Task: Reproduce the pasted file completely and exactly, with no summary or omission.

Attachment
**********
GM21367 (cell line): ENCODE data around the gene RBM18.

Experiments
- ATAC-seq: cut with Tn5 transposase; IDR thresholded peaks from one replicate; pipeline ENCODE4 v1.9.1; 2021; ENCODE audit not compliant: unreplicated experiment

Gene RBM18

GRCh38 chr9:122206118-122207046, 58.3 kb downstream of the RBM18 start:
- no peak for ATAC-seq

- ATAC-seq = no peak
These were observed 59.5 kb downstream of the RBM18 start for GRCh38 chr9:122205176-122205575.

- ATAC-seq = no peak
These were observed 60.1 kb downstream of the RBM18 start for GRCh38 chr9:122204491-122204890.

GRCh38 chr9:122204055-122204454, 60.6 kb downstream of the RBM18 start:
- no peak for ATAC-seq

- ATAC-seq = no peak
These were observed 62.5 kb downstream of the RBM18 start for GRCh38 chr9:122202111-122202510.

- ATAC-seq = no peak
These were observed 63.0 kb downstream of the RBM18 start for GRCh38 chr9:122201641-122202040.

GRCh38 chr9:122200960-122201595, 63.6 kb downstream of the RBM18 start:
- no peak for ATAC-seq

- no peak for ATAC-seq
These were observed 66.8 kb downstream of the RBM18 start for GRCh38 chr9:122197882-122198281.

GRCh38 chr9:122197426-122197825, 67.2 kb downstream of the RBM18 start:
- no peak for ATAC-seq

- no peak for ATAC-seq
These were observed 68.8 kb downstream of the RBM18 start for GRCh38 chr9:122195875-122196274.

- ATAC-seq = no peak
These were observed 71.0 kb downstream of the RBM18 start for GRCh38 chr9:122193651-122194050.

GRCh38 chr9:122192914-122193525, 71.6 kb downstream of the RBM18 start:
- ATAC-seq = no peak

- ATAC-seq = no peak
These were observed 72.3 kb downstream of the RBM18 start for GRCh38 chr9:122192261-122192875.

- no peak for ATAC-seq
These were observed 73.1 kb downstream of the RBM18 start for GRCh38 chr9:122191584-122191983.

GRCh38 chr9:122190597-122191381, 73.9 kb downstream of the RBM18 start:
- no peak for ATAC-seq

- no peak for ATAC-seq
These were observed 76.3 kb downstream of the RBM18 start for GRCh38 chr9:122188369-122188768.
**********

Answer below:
GM21367 (cell line): ENCODE data around the gene RBM18.

Experiments
- ATAC-seq: cut with Tn5 transposase; IDR thresholded peaks from one replicate; pipeline ENCODE4 v1.9.1; 2021; ENCODE audit not compliant: unreplicated experiment

Gene RBM18

GRCh38 chr9:122206118-122207046, 58.3 kb downstream of the RBM18 start:
- no peak for ATAC-seq

- ATAC-seq = no peak
These were observed 59.5 kb downstream of the RBM18 start for GRCh38 chr9:122205176-122205575.

- ATAC-seq = no peak
These were observed 60.1 kb downstream of the RBM18 start for GRCh38 chr9:122204491-122204890.

GRCh38 chr9:122204055-122204454, 60.6 kb downstream of the RBM18 start:
- no peak for ATAC-seq

- ATAC-seq = no peak
These were observed 62.5 kb downstream of the RBM18 start for GRCh38 chr9:122202111-122202510.

- ATAC-seq = no peak
These were observed 63.0 kb downstream of the RBM18 start for GRCh38 chr9:122201641-122202040.

GRCh38 chr9:122200960-122201595, 63.6 kb downstream of the RBM18 start:
- no peak for ATAC-seq

- no peak for ATAC-seq
These were observed 66.8 kb downstream of the RBM18 start for GRCh38 chr9:122197882-122198281.

GRCh38 chr9:122197426-122197825, 67.2 kb downstream of the RBM18 start:
- no peak for ATAC-seq

- no peak for ATAC-seq
These were observed 68.8 kb downstream of the RBM18 start for GRCh38 chr9:122195875-122196274.

- ATAC-seq = no peak
These were observed 71.0 kb downstream of the RBM18 start for GRCh38 chr9:122193651-122194050.

GRCh38 chr9:122192914-122193525, 71.6 kb downstream of the RBM18 start:
- ATAC-seq = no peak

- ATAC-seq = no peak
These were observed 72.3 kb downstream of the RBM18 start for GRCh38 chr9:122192261-122192875.

- no peak for ATAC-seq
These were observed 73.1 kb downstream of the RBM18 start for GRCh38 chr9:122191584-122191983.

GRCh38 chr9:122190597-122191381, 73.9 kb downstream of the RBM18 start:
- no peak for ATAC-seq

- no peak for ATAC-seq
These were observed 76.3 kb downstream of the RBM18 start for GRCh38 chr9:122188369-122188768.